1911 Encyclopædia Britannica/Frimont, Johann Maria Philipp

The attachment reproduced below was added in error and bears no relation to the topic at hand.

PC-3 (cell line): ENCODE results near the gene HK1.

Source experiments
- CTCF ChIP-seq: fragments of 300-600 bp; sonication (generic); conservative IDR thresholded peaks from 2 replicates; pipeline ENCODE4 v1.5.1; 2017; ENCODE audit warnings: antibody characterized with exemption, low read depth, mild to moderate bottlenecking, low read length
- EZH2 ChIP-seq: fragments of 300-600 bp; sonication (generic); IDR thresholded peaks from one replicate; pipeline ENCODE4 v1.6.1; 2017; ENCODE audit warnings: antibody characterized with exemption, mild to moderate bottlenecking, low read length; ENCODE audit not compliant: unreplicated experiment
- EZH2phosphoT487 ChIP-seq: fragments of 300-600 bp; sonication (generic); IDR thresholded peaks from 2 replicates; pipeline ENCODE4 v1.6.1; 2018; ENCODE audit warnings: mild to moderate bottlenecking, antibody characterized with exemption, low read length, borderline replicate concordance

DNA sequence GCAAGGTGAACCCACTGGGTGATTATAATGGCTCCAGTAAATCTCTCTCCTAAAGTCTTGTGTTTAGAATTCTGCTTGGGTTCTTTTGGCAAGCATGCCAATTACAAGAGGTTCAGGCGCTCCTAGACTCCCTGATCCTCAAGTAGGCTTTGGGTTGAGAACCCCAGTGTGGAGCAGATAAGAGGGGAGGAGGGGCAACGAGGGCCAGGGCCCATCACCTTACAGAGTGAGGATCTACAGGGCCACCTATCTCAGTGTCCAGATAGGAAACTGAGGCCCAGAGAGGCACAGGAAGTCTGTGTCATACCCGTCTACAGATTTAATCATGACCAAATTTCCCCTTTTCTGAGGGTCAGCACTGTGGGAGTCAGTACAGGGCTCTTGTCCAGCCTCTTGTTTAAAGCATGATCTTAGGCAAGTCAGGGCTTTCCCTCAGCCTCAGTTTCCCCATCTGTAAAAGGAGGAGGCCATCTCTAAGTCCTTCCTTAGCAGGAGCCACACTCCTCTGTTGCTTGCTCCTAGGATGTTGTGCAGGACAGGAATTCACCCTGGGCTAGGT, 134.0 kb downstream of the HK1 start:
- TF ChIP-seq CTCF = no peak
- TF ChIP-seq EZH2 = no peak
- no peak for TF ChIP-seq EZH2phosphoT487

FRIMONT, JOHANN MARIA PHILIPP, Count of Palota, Prince of Antrodocco (1759–1831), Austrian general, entered the Austrian cavalry as a trooper in 1776, won his commission in the War of the Bavarian Succession, and took part in the Turkish wars and in the early campaigns against the French Revolutionary armies, in which he frequently earned distinction. At Frankenthal in 1796 he won the cross of Maria Theresa. In the campaign of 1800 he distinguished himself greatly as a cavalry leader at Marengo (14th of June), and in the next year became major-general. In the war of 1805 he was again employed in Italy and won further renown by his gallantry at the battle of Caldiero. In 1809 he again saw active service in Italy in the rank of lieutenant field marshal, and in 1812 led the cavalry of Schwarzenberg’s corps in the Russian campaign. He served in the campaigns of 1813–14 in high command, and rendered conspicuous service at Brienne-La Rothière and at Arcis-sur-Aube. In 1815 he was commander-in-chief of the Austrians in Italy, and his army penetrated France as far as Lyons, which was entered on the 11th of July. With the army of occupation he remained in France for some years, and in 1819 he commanded at Venice. In 1821 he led the Austrian army which was employed against the Neapolitan rebels, and by the 24th of March he had victoriously entered Naples. His reward from King Ferdinand of Naples was the title of prince of Antrodocco and a handsome sum of money, and from his own master the rank of general of cavalry. After this he commanded in North Italy, and was called upon to deal with many outbreaks of the Italian patriots. He became president of the Aulic council in 1831, but died a few months later.